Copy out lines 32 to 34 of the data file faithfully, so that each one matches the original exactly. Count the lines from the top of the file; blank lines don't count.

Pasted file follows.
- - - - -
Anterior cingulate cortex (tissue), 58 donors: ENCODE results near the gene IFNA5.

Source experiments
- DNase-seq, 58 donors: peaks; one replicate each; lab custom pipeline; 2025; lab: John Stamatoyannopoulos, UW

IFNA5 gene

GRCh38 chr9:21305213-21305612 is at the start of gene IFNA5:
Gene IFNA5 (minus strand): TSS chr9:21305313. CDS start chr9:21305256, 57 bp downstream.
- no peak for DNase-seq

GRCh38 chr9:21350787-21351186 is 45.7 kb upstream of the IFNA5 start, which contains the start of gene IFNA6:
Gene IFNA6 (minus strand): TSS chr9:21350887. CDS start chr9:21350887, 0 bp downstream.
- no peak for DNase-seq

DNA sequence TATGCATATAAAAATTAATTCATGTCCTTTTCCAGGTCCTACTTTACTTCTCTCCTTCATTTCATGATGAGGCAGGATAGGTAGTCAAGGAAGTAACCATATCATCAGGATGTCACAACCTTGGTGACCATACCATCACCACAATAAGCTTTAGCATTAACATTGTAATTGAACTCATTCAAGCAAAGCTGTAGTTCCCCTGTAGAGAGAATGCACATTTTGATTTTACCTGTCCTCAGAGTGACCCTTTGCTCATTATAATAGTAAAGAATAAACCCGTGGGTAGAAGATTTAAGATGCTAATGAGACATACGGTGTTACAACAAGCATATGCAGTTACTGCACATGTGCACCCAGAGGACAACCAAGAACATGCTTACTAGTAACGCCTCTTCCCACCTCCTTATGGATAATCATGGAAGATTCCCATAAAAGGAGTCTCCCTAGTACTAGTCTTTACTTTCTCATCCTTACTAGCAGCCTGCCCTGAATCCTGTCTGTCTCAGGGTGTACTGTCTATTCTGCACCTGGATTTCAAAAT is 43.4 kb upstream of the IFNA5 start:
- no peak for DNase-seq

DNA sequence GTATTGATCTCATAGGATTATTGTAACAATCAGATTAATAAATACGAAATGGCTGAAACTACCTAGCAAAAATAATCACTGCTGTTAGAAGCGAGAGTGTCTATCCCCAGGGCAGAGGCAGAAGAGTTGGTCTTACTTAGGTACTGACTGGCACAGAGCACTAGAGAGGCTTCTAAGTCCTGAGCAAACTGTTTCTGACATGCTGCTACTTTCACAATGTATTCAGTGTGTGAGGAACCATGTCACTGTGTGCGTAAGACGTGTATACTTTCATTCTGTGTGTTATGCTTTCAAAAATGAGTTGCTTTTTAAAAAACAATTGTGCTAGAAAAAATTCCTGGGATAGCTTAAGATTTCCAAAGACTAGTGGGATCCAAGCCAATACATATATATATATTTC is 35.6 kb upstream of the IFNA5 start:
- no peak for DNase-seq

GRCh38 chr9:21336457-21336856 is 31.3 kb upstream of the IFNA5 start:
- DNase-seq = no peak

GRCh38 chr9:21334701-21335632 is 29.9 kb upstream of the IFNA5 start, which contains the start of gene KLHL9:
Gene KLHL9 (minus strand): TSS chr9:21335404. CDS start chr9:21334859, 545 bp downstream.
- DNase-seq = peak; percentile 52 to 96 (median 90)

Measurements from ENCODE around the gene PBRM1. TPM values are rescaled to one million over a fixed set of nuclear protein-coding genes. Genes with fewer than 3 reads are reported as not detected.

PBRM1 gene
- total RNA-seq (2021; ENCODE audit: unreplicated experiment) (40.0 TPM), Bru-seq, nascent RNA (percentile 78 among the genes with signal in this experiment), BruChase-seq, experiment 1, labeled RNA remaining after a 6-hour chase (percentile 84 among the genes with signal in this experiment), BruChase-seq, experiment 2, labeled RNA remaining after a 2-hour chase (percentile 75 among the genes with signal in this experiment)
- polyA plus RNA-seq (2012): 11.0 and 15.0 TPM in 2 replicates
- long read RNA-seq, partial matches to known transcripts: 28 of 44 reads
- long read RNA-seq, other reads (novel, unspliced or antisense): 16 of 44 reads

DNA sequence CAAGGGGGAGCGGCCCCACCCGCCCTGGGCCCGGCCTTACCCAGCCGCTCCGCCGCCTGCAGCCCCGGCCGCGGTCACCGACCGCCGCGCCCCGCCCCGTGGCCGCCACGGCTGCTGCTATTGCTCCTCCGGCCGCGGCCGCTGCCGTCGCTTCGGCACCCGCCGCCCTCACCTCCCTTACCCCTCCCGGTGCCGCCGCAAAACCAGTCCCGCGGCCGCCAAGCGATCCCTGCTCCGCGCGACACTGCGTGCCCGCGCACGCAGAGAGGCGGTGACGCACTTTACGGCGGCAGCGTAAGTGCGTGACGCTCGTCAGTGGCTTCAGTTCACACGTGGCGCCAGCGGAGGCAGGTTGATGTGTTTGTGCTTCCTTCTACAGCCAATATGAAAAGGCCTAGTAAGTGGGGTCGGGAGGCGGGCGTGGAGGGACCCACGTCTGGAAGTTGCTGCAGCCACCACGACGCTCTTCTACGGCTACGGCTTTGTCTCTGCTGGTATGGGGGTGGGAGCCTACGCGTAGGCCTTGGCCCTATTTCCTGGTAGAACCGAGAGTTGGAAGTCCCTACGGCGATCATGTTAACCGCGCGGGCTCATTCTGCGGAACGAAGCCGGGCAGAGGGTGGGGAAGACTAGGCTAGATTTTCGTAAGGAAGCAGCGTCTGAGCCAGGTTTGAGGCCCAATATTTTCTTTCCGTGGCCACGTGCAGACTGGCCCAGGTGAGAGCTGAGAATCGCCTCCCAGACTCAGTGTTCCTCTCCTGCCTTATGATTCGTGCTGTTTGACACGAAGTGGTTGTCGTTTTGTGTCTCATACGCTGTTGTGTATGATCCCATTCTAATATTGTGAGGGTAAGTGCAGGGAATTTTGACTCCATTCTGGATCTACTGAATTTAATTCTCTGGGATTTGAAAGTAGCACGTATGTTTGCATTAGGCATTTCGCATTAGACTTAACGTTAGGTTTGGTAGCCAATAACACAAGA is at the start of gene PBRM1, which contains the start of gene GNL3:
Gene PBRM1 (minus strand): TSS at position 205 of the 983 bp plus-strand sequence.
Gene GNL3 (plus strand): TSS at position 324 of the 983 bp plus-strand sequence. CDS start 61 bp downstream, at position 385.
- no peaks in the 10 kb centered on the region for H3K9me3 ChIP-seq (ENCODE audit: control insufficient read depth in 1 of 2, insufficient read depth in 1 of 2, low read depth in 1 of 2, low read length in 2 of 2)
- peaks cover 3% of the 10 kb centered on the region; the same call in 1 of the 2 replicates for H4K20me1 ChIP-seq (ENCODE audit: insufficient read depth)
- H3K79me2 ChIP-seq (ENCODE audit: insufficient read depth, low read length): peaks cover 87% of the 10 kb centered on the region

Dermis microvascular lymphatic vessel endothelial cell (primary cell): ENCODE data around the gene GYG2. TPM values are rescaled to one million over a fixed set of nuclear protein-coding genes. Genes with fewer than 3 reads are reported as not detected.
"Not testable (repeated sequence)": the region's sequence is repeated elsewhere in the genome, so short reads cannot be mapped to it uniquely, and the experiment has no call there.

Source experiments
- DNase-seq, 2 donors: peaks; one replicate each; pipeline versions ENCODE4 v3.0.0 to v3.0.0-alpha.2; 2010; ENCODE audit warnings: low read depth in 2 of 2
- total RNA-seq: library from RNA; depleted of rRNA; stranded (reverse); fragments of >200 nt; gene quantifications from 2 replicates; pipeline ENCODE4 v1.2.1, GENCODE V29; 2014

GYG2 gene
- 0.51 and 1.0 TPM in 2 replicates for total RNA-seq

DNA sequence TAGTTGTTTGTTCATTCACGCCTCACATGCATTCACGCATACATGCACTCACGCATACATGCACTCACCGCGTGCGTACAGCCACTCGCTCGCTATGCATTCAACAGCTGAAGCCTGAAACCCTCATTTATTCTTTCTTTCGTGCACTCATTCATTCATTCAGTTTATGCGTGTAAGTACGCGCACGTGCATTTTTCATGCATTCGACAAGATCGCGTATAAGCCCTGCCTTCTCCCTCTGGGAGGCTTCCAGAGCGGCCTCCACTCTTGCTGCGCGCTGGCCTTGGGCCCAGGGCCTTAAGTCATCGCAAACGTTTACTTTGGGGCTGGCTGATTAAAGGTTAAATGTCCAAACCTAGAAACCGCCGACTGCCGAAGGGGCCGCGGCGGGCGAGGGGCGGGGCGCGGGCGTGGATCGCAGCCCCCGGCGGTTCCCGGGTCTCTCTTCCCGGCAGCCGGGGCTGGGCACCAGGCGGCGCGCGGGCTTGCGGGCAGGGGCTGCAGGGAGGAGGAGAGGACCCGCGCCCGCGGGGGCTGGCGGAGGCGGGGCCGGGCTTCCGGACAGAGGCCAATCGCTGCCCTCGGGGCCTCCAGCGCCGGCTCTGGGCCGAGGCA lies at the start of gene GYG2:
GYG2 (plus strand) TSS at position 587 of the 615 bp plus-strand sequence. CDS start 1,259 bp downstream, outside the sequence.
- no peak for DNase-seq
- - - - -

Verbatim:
Dermis microvascular lymphatic vessel endothelial cell (primary cell): ENCODE data around the gene GYG2. TPM values are rescaled to one million over a fixed set of nuclear protein-coding genes. Genes with fewer than 3 reads are reported as not detected.
"Not testable (repeated sequence)": the region's sequence is repeated elsewhere in the genome, so short reads cannot be mapped to it uniquely, and the experiment has no call there.

Source experiments